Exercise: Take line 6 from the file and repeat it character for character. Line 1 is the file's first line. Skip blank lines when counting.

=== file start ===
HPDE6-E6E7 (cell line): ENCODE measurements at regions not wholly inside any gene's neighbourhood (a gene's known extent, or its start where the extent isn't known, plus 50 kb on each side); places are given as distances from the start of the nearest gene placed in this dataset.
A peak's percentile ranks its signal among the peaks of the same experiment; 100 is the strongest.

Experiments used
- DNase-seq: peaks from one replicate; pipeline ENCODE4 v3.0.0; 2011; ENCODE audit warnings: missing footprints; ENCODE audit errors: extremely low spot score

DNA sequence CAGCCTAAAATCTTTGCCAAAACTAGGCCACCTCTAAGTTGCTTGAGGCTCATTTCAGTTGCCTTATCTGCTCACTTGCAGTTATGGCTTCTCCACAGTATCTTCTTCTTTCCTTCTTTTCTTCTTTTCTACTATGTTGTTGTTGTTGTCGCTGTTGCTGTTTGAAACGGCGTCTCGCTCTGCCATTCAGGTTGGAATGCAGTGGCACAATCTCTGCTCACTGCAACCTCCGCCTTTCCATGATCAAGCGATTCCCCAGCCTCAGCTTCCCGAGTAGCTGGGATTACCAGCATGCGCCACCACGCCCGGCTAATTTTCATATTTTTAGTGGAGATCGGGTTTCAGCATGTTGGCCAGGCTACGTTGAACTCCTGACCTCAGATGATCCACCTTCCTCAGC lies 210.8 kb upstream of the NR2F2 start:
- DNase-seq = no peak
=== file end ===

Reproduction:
- DNase-seq = no peak